Functional Medicine

Sublingual Immunotherapy: Allergy Relief Under Your Tongue

By Scott Rollins, MD / Contributing Writer - Vol. 11, No. 4. , 2010

 

Sublingual immunotherapy is a safe, highly effective alternative to injection-based treatments for managing allergies. Moreover, it enables primary care physicians to treat patients that they are currently referring out to specialists.

 

Who’s in Bed with the IOM? Vitamin D Report Prompts Conflict of Interest Suspicion

By Erik Goldman

The Institute of Medicine’s Nov. 30 consensus statement claiming most Americans do not need supplemental vitamin D—a position that runs counter to the views of many clinicians and researchers⎯has some folks wondering if committee members had preexisting biases or vested interests against supplementation.

It turns out that at least two members of the committee hold patents on synthetic vitamin D analogs in development or already on the market as prescription drugs, and significant relationships with companies involved in vitamin D drug development.

 

Telomeres, Aging, & Disease Prevention: Do Telomere-Targeted Treatments Have a Role in Clinical Practice?

By Stephen Holt, MD, PhD | Contributing Writer - Vol. 11, No. 3. , 2010

Telomeres—segments of chromosomes that prevent aberration or loss of genetic information during cell division—are among the hottest research topics these days, and they’ve become the focus of “anti-aging” and chronic disease prevention strategies. Like many areas of genetic research, the work on telomeres raises as many questions as it answers. Anti-aging specialist Dr. Stephen Holt explores the many nuances of telomere and telomerase research, offering his own clinically tested recommendations.

Restoring Digestive Health is Key to Optimizing Weight Loss

By August West | Contributing Writer - Vol. 10, No. 4. , 2009

The problem with most medical weight loss programs is that they focus too much on weight loss and not nearly enough on overall health. Somae Health is a new 12-week, medically guided weight management program that begins with restoration of healthy gastrointestinal function.

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Popularity of Bioidentical Hormones Puts Spotlight on Compounding Pharmacies

By Erik L. Goldman | Editor-in-Chief - Vol. 10, No. 4. , 2009

The rising popularity of bioidentical hormones, HCG-based weight loss protocols, and chelation has fostered a resurgence of compounding pharmacies in recent years. Regulation and quality control in the compounding industry are tighter than many doctors realize.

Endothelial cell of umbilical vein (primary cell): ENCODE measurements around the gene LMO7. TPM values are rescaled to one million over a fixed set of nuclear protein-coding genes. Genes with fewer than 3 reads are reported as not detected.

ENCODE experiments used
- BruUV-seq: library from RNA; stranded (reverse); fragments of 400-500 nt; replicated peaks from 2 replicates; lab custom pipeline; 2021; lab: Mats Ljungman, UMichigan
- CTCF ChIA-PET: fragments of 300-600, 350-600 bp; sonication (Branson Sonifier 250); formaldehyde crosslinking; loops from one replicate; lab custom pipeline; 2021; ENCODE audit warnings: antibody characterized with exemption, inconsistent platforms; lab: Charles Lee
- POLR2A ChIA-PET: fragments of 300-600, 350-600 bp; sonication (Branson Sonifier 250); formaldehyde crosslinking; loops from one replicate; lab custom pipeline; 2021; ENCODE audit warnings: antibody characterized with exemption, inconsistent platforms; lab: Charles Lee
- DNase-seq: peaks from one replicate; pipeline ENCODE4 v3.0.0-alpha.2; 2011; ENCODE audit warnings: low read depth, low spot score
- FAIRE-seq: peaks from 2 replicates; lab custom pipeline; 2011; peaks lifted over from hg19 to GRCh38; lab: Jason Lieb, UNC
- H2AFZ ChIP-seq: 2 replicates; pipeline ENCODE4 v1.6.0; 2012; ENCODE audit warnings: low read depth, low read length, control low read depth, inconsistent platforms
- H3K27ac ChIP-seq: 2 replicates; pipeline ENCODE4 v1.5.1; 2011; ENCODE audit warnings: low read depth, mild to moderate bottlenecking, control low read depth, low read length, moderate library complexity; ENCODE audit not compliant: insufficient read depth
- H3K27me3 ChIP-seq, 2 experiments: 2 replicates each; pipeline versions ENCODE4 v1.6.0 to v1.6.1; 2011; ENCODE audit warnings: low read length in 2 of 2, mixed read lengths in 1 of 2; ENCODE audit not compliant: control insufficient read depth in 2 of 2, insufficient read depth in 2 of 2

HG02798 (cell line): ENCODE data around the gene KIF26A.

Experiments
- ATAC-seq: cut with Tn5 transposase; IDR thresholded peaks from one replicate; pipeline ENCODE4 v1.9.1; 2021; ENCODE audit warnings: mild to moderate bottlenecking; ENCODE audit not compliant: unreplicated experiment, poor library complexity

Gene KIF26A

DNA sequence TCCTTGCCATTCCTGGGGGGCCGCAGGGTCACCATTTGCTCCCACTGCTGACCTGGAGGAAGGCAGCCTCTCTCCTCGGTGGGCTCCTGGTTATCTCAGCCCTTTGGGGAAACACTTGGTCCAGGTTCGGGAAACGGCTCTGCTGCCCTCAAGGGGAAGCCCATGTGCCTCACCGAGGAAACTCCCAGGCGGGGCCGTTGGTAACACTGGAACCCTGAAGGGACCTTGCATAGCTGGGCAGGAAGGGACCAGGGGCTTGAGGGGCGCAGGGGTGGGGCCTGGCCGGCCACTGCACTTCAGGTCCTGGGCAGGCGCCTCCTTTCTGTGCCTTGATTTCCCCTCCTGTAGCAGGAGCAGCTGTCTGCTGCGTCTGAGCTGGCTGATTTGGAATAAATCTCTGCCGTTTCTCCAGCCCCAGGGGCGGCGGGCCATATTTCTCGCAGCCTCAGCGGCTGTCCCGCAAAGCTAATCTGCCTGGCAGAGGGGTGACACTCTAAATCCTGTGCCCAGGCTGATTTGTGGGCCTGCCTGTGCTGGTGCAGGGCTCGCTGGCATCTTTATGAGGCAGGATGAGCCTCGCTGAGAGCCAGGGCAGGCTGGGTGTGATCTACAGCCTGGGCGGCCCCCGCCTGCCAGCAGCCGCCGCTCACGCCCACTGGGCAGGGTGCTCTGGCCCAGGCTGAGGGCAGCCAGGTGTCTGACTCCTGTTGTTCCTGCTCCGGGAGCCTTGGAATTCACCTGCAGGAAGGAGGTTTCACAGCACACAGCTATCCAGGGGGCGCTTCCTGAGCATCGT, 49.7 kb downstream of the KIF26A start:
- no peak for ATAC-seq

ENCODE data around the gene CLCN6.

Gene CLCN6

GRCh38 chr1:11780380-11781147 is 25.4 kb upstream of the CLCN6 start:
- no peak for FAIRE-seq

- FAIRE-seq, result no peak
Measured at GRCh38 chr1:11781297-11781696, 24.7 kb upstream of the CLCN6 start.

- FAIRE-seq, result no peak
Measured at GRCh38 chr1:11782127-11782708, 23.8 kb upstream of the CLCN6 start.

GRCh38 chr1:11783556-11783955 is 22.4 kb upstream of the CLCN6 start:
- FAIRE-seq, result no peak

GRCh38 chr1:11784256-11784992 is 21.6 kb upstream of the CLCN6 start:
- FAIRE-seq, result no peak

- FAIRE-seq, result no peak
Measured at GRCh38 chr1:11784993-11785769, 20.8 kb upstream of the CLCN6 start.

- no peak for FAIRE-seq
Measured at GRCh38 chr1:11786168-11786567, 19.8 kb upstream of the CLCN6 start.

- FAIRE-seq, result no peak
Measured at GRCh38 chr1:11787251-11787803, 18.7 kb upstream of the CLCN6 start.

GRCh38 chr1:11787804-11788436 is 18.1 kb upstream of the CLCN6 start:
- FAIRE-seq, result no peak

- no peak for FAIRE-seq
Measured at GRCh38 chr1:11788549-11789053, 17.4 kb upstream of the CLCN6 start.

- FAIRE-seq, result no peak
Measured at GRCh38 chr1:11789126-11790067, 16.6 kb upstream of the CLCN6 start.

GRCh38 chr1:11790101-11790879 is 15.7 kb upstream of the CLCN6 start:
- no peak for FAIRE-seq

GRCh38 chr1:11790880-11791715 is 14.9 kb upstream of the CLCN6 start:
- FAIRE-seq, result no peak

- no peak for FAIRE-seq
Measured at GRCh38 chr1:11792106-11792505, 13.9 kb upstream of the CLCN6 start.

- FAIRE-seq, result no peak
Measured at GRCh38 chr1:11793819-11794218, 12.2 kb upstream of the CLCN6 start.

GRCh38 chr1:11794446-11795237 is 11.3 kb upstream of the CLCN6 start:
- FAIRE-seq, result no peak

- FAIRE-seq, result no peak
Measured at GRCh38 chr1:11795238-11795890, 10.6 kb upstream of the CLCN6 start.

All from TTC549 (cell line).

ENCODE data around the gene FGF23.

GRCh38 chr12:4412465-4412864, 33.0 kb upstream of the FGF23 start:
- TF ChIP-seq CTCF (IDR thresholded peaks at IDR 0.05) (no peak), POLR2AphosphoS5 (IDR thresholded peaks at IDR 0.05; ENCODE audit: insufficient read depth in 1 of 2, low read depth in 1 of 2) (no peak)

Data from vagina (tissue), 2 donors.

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H1N1 is No Match for a Well-Primed Immune System

By Roby Mitchell, MD | Contributing Writer - Vol. 10, No. 4. , 2009

Maintaining the functional integrity of the innate immune complex through a vegetable-rich diet, and immune enhancing vitamins & minerals obviates the need to fret over which strain of flu virus will predominate. A competent immune system will defend against them all.

IDA Medical Foundation Seeks to “Democratize” Prevention

By Erik L. Goldman | Editor-in-Chief - Vol. 9, No. 4. , 2008

Cutting edge early risk detection tests and preventive medicine have become the privilege of the wealthy. Dr. James Ehrlich, a pioneer in cardiovascular risk assessment, hopes to change that with his new Identify Disease in Advance Foundation, which will bring state-of-the-art preventive medicine to people who can least afford it but would most benefit from it.

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Chronic Fatigue, Cardiomyopathy & Oxidative Stress: New Thinking Opens New Approaches

By Allison Templet | Contributing Writer - Vol. 9, No. 3. , 2008

Chronic fatigue syndrome (CFS), one of the most vexing conditions for patients and doctors alike, reflects a state of oxygen toxicity, and management of oxidative stress appears to be a key to reversing the fatigue, pain, and neuropsychological complaints associated with this disorder, says Paul R. Cheney, MD, PhD, a pioneer in the clinical research of CFS.

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Breast Thermography: Can It Open a Window for Breast Cancer Prevention?

By Erik L. Goldman | Editor-in-Chief - Vol. 9, No. 3. , 2008

Breast thermography is safe, radiation-free, relatively inexpensive, and it can detect early and possibly reversible metabolic and vascular changes associated with later growth of breast cancer. Though underutilized in the US, it is poised for a resurgence.

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